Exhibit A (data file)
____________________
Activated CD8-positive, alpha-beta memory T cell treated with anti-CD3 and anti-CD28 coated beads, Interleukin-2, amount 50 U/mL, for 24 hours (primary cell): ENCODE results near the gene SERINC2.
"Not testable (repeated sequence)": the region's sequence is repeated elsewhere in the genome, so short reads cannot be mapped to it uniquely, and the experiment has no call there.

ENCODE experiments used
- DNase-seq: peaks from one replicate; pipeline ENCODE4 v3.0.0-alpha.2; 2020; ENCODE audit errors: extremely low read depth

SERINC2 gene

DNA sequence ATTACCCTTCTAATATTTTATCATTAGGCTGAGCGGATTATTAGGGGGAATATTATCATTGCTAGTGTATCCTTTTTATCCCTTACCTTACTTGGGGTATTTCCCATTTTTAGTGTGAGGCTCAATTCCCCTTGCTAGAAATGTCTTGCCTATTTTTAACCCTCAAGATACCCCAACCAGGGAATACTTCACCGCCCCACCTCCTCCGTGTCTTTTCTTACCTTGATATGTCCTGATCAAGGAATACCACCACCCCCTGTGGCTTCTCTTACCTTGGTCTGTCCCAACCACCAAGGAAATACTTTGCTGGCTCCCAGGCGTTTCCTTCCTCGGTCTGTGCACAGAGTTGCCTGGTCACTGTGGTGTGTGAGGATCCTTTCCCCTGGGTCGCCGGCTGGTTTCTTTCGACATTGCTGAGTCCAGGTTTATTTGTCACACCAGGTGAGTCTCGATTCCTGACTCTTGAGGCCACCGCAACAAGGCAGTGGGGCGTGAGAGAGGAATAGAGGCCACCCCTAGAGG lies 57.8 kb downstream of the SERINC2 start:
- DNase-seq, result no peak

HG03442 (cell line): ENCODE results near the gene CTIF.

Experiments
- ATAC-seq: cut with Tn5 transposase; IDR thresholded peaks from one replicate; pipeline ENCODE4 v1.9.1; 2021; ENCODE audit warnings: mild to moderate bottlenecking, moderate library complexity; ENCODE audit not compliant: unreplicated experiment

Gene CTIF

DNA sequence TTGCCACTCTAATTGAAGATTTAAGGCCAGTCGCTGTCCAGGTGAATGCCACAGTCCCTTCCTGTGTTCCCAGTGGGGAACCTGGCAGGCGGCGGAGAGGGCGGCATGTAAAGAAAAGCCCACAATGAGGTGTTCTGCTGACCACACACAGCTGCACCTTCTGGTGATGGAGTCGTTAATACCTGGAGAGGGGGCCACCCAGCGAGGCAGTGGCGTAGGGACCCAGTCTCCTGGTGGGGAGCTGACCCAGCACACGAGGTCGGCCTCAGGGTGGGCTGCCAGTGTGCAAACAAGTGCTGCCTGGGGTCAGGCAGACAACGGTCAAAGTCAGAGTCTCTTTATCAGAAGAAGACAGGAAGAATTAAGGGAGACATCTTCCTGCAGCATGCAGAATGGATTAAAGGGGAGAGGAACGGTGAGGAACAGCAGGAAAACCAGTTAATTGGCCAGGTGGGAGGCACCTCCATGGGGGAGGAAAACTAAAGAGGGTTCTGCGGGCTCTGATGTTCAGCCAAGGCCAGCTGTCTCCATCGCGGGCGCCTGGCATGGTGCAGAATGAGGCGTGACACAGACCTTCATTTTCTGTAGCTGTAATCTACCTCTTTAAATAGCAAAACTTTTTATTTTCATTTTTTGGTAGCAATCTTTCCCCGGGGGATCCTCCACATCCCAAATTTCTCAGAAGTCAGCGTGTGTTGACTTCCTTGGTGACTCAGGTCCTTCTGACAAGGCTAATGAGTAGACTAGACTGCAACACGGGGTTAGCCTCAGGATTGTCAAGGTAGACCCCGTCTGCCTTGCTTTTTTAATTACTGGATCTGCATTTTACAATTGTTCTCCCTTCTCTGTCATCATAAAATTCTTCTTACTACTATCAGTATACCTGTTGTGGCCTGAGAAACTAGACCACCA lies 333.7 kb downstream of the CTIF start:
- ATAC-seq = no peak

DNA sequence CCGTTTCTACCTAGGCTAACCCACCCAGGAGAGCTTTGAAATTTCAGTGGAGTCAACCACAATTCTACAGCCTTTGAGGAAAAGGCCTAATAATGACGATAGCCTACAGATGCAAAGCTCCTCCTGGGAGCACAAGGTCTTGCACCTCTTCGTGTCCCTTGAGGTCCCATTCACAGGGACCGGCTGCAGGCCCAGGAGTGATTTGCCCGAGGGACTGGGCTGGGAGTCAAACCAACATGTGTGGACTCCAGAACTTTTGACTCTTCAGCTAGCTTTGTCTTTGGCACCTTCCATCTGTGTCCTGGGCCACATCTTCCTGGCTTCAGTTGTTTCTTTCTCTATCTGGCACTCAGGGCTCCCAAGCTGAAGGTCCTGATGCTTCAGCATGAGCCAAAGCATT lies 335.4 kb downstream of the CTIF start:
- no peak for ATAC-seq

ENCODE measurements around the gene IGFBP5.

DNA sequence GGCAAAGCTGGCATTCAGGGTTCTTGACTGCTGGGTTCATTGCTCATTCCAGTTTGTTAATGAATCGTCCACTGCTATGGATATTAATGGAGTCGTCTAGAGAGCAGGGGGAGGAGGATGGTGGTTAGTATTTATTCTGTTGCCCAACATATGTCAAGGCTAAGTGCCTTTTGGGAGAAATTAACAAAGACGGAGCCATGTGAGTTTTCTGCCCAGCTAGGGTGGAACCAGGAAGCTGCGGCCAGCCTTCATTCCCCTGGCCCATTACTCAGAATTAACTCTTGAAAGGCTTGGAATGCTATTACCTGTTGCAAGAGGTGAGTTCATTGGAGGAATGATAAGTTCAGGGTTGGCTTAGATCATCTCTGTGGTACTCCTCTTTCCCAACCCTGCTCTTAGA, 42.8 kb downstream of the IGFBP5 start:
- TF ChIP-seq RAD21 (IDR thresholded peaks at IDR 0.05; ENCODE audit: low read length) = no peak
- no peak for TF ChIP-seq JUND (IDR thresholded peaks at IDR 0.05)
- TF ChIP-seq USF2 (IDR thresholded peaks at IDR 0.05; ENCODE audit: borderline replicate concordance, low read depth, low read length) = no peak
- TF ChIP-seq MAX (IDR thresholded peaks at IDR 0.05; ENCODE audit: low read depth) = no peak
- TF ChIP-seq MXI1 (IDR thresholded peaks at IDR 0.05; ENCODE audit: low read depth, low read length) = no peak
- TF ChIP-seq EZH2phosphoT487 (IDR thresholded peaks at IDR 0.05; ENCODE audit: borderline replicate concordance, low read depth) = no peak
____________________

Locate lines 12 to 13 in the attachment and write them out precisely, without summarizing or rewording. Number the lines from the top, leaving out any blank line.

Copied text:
DNA sequence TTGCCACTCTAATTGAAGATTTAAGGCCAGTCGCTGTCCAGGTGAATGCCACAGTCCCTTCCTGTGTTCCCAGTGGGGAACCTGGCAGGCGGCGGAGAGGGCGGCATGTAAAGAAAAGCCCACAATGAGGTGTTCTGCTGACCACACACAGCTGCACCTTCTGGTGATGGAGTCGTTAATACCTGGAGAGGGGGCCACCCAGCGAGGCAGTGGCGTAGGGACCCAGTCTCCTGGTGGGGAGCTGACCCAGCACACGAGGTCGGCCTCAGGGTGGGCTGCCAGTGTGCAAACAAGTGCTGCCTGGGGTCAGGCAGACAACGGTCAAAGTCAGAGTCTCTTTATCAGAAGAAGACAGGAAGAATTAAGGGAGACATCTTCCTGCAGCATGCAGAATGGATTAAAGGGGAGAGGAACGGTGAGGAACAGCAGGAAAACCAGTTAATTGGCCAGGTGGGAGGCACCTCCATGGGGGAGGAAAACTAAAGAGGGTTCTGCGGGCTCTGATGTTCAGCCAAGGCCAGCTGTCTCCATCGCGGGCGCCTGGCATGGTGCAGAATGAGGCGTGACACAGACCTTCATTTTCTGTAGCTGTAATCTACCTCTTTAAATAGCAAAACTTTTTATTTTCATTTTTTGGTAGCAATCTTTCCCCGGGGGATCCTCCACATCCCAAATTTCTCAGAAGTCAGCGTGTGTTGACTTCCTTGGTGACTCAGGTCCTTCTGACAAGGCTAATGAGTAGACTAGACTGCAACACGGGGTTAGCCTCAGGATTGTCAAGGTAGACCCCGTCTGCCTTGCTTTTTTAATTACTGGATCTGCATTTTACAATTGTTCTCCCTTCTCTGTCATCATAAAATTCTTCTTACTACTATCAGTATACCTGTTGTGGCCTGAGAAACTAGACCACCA lies 333.7 kb downstream of the CTIF start:
- ATAC-seq = no peak